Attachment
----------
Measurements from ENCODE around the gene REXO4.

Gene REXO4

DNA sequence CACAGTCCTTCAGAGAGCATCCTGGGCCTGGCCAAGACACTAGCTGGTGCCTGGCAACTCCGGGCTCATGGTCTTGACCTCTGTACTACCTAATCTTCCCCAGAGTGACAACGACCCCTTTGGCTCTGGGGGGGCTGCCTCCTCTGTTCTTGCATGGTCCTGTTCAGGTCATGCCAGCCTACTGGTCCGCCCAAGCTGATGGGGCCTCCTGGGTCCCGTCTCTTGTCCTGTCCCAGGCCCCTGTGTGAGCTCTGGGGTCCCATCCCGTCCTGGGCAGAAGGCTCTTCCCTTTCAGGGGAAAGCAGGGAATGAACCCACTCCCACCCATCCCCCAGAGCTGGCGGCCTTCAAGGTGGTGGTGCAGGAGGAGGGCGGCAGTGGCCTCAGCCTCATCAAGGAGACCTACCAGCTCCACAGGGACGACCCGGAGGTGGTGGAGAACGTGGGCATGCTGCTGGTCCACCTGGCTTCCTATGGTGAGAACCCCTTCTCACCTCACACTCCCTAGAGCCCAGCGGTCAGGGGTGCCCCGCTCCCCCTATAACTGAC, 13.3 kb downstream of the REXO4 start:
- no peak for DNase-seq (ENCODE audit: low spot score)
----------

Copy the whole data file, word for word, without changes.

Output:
Measurements from ENCODE around the gene REXO4.

Gene REXO4

DNA sequence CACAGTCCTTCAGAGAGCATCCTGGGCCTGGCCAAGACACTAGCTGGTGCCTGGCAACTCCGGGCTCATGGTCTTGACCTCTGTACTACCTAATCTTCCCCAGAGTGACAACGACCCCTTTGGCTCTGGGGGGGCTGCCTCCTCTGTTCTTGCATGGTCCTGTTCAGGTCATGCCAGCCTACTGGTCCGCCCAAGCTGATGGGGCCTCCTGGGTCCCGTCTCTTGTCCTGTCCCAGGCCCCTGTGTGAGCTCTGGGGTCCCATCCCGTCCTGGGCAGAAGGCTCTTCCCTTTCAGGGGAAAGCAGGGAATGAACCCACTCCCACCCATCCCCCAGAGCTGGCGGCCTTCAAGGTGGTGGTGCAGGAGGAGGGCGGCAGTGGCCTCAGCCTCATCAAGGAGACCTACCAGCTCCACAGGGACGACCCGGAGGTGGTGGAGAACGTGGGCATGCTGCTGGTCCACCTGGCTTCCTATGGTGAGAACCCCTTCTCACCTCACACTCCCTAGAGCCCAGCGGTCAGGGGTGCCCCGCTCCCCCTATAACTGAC, 13.3 kb downstream of the REXO4 start:
- no peak for DNase-seq (ENCODE audit: low spot score)